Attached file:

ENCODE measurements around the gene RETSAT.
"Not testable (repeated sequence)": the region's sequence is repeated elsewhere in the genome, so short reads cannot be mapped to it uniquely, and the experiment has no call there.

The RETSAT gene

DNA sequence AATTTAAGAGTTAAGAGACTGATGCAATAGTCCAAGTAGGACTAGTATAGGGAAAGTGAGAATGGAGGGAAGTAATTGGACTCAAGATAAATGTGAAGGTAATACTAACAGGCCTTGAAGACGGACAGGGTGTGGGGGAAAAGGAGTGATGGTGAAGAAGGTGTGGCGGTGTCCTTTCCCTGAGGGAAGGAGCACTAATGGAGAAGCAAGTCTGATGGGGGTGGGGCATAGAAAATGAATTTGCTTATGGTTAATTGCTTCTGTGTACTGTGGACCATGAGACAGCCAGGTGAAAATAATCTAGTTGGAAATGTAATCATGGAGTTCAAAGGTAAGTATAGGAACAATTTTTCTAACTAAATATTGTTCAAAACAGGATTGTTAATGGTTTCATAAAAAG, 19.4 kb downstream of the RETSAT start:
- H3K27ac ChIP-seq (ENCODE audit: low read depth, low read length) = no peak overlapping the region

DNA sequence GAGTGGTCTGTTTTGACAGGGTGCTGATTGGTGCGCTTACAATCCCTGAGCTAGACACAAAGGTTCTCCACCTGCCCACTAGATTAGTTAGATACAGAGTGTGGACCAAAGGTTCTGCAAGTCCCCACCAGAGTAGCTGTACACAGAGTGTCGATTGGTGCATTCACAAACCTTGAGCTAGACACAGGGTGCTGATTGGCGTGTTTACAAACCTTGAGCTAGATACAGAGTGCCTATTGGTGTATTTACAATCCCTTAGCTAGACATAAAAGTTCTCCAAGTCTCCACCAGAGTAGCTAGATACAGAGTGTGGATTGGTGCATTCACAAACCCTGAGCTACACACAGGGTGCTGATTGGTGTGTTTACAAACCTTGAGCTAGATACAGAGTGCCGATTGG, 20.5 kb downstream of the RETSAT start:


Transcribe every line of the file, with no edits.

ENCODE measurements around the gene RETSAT.
"Not testable (repeated sequence)": the region's sequence is repeated elsewhere in the genome, so short reads cannot be mapped to it uniquely, and the experiment has no call there.

The RETSAT gene

DNA sequence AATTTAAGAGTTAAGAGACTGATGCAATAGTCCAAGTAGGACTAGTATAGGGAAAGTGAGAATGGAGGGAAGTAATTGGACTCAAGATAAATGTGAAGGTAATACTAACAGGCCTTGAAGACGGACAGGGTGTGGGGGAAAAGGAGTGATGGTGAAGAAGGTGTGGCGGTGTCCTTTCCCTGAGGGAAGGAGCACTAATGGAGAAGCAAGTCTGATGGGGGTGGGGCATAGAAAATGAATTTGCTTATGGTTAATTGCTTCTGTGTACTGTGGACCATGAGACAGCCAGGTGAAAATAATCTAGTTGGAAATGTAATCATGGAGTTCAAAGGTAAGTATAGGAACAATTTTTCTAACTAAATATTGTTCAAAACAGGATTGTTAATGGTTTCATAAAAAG, 19.4 kb downstream of the RETSAT start:
- H3K27ac ChIP-seq (ENCODE audit: low read depth, low read length) = no peak overlapping the region

DNA sequence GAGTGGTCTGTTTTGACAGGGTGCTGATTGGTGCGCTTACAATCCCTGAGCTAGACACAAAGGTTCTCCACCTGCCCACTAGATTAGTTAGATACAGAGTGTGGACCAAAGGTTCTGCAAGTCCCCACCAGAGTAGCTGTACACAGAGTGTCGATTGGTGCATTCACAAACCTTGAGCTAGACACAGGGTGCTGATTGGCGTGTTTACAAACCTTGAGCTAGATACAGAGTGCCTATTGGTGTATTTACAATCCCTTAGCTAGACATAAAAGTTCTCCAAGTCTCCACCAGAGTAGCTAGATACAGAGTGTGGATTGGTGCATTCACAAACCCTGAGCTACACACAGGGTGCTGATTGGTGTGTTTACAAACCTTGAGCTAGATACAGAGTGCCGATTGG, 20.5 kb downstream of the RETSAT start: